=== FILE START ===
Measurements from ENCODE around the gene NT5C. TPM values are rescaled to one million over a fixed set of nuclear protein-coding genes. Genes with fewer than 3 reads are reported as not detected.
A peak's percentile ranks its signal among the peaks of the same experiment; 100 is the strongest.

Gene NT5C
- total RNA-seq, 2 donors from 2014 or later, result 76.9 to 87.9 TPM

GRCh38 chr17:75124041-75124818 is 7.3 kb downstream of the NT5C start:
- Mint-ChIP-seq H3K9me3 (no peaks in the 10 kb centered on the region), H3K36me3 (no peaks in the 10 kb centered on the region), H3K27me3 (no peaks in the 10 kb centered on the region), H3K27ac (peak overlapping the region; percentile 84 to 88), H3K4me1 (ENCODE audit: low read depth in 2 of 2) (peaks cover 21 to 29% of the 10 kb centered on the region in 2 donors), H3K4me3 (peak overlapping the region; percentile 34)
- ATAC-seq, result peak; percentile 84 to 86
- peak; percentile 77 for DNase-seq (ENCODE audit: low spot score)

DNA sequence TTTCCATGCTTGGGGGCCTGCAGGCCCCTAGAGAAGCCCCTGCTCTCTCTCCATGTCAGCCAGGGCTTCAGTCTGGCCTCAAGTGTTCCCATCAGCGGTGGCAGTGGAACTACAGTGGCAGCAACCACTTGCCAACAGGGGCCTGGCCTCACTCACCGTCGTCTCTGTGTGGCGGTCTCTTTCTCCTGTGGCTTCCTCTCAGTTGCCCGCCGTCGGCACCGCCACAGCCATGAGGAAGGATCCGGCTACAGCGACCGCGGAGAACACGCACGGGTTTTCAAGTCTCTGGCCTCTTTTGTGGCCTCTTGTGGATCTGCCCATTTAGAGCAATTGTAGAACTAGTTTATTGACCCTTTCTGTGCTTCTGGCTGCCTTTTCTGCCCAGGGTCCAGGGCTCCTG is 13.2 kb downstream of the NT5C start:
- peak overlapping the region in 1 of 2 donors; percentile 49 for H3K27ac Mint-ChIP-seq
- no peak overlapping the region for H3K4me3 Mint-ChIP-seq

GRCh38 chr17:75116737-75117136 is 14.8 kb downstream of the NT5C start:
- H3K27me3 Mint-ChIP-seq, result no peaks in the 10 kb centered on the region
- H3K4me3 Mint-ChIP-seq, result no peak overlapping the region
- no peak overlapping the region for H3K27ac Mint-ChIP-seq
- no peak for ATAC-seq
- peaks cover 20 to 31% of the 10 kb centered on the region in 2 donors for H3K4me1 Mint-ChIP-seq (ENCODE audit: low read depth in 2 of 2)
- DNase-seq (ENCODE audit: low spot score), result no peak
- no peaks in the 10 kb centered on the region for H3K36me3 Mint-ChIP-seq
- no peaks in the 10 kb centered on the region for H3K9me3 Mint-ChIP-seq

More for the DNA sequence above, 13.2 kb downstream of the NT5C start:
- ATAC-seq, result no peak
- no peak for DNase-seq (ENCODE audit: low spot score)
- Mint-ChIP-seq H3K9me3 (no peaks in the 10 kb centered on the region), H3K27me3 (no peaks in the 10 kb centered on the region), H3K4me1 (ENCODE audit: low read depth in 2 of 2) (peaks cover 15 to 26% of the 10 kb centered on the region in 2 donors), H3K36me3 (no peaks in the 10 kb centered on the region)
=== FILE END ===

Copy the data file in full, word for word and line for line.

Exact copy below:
Measurements from ENCODE around the gene NT5C. TPM values are rescaled to one million over a fixed set of nuclear protein-coding genes. Genes with fewer than 3 reads are reported as not detected.
A peak's percentile ranks its signal among the peaks of the same experiment; 100 is the strongest.

Gene NT5C
- total RNA-seq, 2 donors from 2014 or later, result 76.9 to 87.9 TPM

GRCh38 chr17:75124041-75124818 is 7.3 kb downstream of the NT5C start:
- Mint-ChIP-seq H3K9me3 (no peaks in the 10 kb centered on the region), H3K36me3 (no peaks in the 10 kb centered on the region), H3K27me3 (no peaks in the 10 kb centered on the region), H3K27ac (peak overlapping the region; percentile 84 to 88), H3K4me1 (ENCODE audit: low read depth in 2 of 2) (peaks cover 21 to 29% of the 10 kb centered on the region in 2 donors), H3K4me3 (peak overlapping the region; percentile 34)
- ATAC-seq, result peak; percentile 84 to 86
- peak; percentile 77 for DNase-seq (ENCODE audit: low spot score)

DNA sequence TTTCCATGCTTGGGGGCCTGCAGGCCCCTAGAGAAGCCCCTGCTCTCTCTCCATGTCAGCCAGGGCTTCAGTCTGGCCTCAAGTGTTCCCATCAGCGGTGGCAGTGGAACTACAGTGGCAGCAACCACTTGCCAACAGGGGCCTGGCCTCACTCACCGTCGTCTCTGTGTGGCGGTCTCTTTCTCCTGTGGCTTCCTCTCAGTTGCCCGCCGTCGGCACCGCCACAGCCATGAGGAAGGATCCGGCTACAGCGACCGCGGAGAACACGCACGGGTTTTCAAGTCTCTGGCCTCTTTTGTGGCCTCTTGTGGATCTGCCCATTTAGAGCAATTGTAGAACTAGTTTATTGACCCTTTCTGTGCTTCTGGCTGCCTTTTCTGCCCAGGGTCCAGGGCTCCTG is 13.2 kb downstream of the NT5C start:
- peak overlapping the region in 1 of 2 donors; percentile 49 for H3K27ac Mint-ChIP-seq
- no peak overlapping the region for H3K4me3 Mint-ChIP-seq

GRCh38 chr17:75116737-75117136 is 14.8 kb downstream of the NT5C start:
- H3K27me3 Mint-ChIP-seq, result no peaks in the 10 kb centered on the region
- H3K4me3 Mint-ChIP-seq, result no peak overlapping the region
- no peak overlapping the region for H3K27ac Mint-ChIP-seq
- no peak for ATAC-seq
- peaks cover 20 to 31% of the 10 kb centered on the region in 2 donors for H3K4me1 Mint-ChIP-seq (ENCODE audit: low read depth in 2 of 2)
- DNase-seq (ENCODE audit: low spot score), result no peak
- no peaks in the 10 kb centered on the region for H3K36me3 Mint-ChIP-seq
- no peaks in the 10 kb centered on the region for H3K9me3 Mint-ChIP-seq

More for the DNA sequence above, 13.2 kb downstream of the NT5C start:
- ATAC-seq, result no peak
- no peak for DNase-seq (ENCODE audit: low spot score)
- Mint-ChIP-seq H3K9me3 (no peaks in the 10 kb centered on the region), H3K27me3 (no peaks in the 10 kb centered on the region), H3K4me1 (ENCODE audit: low read depth in 2 of 2) (peaks cover 15 to 26% of the 10 kb centered on the region in 2 donors), H3K36me3 (no peaks in the 10 kb centered on the region)